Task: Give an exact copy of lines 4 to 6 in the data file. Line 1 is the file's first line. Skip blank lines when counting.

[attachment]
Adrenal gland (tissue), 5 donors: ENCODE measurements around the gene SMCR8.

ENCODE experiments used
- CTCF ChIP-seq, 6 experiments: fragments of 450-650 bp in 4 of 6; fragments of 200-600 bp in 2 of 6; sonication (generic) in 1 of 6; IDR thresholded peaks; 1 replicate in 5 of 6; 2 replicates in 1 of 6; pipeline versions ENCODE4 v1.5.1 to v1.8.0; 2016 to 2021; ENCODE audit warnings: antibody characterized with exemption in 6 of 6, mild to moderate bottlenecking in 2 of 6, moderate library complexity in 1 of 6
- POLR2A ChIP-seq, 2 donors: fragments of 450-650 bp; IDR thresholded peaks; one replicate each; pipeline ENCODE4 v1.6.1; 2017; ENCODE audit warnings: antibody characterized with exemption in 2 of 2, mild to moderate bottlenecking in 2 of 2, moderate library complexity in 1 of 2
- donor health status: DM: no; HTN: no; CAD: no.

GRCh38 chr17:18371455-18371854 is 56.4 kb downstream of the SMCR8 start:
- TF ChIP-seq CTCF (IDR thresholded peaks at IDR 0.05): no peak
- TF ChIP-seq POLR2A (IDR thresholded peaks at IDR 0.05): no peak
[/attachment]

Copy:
- POLR2A ChIP-seq, 2 donors: fragments of 450-650 bp; IDR thresholded peaks; one replicate each; pipeline ENCODE4 v1.6.1; 2017; ENCODE audit warnings: antibody characterized with exemption in 2 of 2, mild to moderate bottlenecking in 2 of 2, moderate library complexity in 1 of 2
- donor health status: DM: no; HTN: no; CAD: no.

GRCh38 chr17:18371455-18371854 is 56.4 kb downstream of the SMCR8 start: